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J Physiol. 2016 Feb 15;594(4):937-52. doi: 10.1113/JP271553. Epub 2016 Jan 18.

Neuromodulation of fast-spiking and non-fast-spiking hippocampal CA1 interneurons by human cerebrospinal fluid.

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Department of Physiology, Institute of Neuroscience and Physiology, University of Gothenburg, 405 30 Gothenburg, Sweden.
Department of Clinical Neuroscience, Institute of Neuroscience and Physiology, University of Gothenburg, 413 45 Gothenburg, Sweden.
Department of Psychiatry and Neurochemistry, Institute of Neuroscience and Physiology, University of Gothenburg, 431 80 Molndal, Sweden.
Department of Molecular Neuroscience, UCL Institute of Neurology, Queen Square, London WC1N 3BG, UK.



How the brain extracellular fluid influences the activity of GABAergic interneurons in vivo is not known. This issue is examined in the hippocampal brain slice by comparing GABAergic interneuron activity in human versus artificial cerebrospinal fluid. Human cerebrospinal fluid (hCSF) substantially increases the excitability of fast-spiking and non-fast-spiking CA1 interneurons. CA1 pyramidal cells are even more strongly excited by hCSF. The tonic excitation of pyramidal cells, in combination with an increased responsiveness of interneurons to excitatory input, is likely to promote the generation of synchronized network activity in the hippocampus.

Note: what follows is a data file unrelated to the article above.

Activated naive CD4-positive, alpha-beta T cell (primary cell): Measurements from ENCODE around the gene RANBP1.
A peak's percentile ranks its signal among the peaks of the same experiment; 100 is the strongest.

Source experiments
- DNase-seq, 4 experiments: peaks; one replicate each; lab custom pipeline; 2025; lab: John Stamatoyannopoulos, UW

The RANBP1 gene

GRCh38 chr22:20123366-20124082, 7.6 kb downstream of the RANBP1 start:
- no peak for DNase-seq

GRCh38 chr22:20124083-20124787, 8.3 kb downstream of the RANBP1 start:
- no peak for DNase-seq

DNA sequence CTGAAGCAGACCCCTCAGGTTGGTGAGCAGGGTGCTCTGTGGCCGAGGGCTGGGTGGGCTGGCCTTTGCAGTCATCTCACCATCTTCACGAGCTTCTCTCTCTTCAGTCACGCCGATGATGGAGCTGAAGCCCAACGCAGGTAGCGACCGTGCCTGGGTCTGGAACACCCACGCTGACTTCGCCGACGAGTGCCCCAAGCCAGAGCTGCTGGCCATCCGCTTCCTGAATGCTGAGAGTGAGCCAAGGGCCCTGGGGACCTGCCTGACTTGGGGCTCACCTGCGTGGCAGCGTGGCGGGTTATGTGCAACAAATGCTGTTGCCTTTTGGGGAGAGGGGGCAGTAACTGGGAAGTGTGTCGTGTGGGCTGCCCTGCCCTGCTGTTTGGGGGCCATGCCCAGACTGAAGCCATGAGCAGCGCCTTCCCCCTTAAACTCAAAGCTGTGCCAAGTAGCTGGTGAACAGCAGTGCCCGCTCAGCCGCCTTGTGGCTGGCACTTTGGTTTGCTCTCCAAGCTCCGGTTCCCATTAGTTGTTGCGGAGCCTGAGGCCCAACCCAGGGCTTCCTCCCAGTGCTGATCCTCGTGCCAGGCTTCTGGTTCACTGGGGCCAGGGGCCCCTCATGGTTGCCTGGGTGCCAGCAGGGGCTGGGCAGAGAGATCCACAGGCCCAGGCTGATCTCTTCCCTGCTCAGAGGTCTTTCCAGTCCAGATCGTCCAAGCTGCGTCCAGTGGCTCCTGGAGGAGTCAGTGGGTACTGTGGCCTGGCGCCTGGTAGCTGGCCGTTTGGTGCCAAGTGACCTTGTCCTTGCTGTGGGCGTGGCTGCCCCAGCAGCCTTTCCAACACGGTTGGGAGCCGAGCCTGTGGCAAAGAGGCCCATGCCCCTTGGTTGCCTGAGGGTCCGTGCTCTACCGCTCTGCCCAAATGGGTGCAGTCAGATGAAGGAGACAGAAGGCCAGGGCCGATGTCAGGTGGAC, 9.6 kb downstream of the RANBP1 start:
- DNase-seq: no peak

GABAergic interneurons intricately regulate the activity of hippocampal and neocortical networks. Their function in vivo is likely to be tuned by neuromodulatory substances in the brain extracellular fluid. However, in vitro investigations of GABAergic interneuron function do not account for such effects, as neurons are kept in artificial extracellular fluid. To examine the neuromodulatory influence of brain extracellular fluid on GABAergic activity, we recorded from fast-spiking and non-fast-spiking CA1 interneurons, as well as from pyramidal cells, in the presence of human cerebrospinal fluid (hCSF), using a matched artificial cerebrospinal fluid (aCSF) as control. We found that hCSF increased the frequency of spontaneous firing more than twofold in the two groups of interneurons, and more than fourfold in CA1 pyramidal cells. hCSF did not affect the resting membrane potential of CA1 interneurons but caused depolarization in pyramidal cells. The increased excitability of interneurons and pyramidal cells was accompanied by reductions in after-hyperpolarization amplitudes and a left-shift in the frequency-current relationships. Our results suggest that ambient concentrations of neuromodulators in the brain extracellular fluid powerfully influence the excitability of neuronal networks.

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